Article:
If the SOFA passes, the United States will have a legally approved military presence in Iraq for at least the next three years
- to consolidate gains made thus far in the security situation, and
- to sustain a blocking force against neighboring Iran.
the pact sets in place a strategic partnership between Baghdad and Washington for the longer term,
- thereby serving U.S. interests in maintaining a foothold in the region
- and keeping the Iranians at bay.
The Iraqi politicians who oppose the agreement,
- most notably those loyal to Iraqi Shiite leader Muqtada al-Sadr,
Ayatollah Ali al-Sistani, admonished Iraqi Shiite parliamentarians for resorting to such tactics and for leaving for the Hajj early, accusing them of directly defying his orders. Al-Sistani had earlier given his typically ambiguous endorsement of the SOFA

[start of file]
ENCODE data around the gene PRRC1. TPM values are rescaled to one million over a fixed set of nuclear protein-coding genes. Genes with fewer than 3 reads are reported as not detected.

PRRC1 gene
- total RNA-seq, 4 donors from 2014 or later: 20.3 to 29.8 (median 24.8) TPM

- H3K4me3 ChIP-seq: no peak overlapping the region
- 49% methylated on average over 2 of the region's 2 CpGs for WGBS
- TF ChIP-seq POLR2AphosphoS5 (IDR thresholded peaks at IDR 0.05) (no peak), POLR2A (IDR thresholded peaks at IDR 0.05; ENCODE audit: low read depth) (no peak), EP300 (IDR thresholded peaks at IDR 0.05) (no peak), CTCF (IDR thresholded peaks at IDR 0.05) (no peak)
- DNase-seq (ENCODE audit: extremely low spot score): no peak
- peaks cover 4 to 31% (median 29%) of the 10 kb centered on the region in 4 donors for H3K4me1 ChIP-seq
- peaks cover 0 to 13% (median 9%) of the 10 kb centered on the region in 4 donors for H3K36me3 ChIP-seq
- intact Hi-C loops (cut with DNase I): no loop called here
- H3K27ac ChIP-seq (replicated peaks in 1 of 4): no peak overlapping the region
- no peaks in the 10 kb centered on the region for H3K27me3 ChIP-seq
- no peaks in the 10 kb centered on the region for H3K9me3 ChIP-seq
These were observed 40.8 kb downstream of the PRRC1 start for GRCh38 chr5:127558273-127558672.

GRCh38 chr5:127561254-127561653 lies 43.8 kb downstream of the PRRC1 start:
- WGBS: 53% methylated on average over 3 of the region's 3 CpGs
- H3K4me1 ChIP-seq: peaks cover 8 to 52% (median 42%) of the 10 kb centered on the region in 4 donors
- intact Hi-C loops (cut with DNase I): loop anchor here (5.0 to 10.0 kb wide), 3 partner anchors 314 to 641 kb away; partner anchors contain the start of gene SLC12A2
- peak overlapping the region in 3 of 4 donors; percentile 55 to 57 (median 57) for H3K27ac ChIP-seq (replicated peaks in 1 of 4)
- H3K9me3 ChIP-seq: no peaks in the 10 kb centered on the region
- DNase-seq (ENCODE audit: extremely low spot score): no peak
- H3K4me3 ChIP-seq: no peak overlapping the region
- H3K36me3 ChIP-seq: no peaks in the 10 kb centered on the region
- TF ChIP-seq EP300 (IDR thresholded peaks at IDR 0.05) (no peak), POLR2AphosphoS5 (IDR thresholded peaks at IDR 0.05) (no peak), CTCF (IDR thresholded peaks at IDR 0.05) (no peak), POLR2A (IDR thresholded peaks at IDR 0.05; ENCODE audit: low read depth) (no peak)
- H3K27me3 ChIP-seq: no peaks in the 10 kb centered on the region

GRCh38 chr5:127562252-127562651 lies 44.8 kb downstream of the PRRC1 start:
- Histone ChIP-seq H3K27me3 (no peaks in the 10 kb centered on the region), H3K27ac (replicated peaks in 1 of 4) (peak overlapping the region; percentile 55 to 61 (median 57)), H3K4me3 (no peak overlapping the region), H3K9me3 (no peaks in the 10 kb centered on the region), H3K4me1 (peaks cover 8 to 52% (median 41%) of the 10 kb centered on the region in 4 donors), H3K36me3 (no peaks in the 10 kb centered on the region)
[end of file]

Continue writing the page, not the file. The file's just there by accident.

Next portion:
Abdel Aziz al-Hakim, leader of Iraq’s largest Shiite party, the Islamic Supreme Council of Iraq (ISCI), is very close to dying of cancer, the mourning period has a good chance of disrupting the vote.
If the United States has to resort to extending the U.N. mandate instead of implementing the SOFA, it will be up to the incoming U.S. administration to pick up negotiations on the security pact where they left off.
Meanwhile, the Iranians appear to be playing a complex game. On one hand, Iran’s judiciary chief gave his indirect endorsement of the SOFA after it passed in Iraq’s Cabinet, signaling that Tehran was satisfied with the revised draft of the agreement that included a hardened date for withdrawal.
At the same time, Iran’s influential parliamentary speaker, Ali Larijani, has issued statements calling on Iraqi leaders to continue their resistance against the security pact.
Iran needs to create the impression that it is largely calling the shots on the deal so it can set the stage for negotiations with the incoming U.S. President-elect Barack Obama’s administration.